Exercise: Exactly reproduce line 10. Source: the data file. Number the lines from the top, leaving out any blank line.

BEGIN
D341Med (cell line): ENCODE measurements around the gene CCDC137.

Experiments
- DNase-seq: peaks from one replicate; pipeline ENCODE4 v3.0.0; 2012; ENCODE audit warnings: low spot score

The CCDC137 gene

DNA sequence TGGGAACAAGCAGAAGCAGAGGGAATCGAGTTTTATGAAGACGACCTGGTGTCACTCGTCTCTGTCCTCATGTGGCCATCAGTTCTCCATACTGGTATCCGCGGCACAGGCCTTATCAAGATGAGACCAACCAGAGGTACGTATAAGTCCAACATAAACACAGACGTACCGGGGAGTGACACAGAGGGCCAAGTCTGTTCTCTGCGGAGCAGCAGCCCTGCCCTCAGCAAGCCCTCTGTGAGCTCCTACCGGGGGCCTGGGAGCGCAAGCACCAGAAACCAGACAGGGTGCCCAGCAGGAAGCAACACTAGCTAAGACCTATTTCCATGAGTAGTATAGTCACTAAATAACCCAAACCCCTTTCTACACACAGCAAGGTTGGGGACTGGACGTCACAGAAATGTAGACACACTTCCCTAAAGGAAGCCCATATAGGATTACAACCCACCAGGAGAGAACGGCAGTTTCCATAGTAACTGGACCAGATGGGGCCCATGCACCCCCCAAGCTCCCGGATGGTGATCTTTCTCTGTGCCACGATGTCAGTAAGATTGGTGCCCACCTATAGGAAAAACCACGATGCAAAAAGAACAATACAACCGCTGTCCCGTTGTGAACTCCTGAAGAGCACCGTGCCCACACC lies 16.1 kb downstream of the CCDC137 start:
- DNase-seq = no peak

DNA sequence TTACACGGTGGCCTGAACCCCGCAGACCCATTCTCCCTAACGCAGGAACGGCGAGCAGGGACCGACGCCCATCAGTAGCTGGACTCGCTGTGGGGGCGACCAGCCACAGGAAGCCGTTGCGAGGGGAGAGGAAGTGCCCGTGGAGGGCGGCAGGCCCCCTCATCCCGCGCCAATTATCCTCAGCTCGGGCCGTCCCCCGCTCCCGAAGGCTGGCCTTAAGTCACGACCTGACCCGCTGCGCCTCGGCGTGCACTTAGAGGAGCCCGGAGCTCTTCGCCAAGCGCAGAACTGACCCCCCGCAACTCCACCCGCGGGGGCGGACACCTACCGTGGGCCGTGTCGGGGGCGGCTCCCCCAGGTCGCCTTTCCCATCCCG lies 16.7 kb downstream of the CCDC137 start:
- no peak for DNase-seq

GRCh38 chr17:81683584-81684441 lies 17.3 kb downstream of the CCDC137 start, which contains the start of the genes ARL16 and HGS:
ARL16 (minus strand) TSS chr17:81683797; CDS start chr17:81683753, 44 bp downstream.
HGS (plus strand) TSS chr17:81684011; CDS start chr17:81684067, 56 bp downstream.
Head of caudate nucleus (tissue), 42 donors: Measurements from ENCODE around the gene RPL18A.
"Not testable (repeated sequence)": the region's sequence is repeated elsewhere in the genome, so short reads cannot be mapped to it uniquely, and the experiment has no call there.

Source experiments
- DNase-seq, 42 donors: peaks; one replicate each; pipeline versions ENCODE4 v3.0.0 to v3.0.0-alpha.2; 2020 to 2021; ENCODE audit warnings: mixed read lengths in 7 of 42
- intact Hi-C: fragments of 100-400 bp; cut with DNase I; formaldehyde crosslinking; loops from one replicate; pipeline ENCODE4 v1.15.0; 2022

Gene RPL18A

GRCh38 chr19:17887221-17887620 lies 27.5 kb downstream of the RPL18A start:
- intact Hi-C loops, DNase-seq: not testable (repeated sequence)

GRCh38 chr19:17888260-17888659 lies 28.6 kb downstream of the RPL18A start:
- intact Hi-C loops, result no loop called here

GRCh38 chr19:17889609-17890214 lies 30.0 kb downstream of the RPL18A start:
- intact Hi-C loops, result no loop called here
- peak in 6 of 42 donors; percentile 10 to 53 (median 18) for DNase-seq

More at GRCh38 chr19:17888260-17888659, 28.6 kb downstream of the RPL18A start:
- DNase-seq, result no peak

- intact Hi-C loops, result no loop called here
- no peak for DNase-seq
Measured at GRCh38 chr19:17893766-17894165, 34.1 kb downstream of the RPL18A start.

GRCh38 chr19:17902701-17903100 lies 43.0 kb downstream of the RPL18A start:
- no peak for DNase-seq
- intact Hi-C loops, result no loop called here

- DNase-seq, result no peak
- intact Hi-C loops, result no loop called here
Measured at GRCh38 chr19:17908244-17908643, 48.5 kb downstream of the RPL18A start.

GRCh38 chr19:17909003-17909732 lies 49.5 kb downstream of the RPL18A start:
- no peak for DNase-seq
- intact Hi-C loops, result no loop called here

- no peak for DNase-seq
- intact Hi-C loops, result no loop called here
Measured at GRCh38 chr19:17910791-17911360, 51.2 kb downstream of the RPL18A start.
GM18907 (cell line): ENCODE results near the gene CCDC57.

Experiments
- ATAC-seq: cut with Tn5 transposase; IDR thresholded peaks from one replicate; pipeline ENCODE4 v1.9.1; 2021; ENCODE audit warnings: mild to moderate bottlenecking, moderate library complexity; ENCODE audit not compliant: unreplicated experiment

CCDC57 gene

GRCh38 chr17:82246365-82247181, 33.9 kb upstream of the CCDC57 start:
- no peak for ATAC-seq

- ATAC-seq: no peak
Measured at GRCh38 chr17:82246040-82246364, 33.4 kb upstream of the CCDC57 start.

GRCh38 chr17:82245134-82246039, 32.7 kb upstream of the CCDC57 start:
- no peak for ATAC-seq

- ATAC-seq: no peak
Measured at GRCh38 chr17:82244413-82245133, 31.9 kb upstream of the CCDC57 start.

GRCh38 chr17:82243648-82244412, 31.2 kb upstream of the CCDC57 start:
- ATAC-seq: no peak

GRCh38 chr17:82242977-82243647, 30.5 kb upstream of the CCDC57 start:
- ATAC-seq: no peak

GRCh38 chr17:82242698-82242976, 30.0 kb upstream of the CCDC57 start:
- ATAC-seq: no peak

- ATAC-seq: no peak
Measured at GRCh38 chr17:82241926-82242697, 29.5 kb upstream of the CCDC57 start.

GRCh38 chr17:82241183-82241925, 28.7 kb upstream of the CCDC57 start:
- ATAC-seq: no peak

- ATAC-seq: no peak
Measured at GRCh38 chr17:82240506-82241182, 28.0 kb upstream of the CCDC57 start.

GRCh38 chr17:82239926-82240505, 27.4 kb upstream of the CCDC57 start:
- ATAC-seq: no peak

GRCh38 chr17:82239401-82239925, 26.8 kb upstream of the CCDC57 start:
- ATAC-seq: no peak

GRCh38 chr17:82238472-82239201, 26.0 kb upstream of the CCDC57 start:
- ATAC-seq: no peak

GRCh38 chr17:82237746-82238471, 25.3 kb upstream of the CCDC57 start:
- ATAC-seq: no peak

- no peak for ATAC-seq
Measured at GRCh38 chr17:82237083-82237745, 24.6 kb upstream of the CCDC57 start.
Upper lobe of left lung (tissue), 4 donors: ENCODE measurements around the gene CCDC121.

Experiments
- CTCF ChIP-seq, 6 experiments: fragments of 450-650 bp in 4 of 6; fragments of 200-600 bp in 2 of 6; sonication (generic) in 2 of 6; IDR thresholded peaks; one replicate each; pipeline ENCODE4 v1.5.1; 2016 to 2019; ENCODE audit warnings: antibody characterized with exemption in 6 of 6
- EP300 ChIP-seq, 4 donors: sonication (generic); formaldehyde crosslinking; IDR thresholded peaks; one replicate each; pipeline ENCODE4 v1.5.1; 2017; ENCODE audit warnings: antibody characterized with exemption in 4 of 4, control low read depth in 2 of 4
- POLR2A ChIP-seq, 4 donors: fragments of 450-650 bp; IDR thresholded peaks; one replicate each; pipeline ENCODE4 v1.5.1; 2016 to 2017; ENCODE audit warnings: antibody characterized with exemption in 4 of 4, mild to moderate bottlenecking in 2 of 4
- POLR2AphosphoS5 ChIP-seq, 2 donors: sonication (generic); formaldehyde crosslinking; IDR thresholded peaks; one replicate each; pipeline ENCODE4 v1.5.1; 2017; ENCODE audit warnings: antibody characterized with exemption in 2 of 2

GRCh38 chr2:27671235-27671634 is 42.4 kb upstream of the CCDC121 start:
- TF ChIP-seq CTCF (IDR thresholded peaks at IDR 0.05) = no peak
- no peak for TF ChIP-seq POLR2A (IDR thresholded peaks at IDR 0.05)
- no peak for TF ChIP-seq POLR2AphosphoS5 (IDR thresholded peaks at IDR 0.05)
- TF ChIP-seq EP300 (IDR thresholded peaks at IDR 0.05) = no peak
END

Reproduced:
ARL16 (minus strand) TSS chr17:81683797; CDS start chr17:81683753, 44 bp downstream.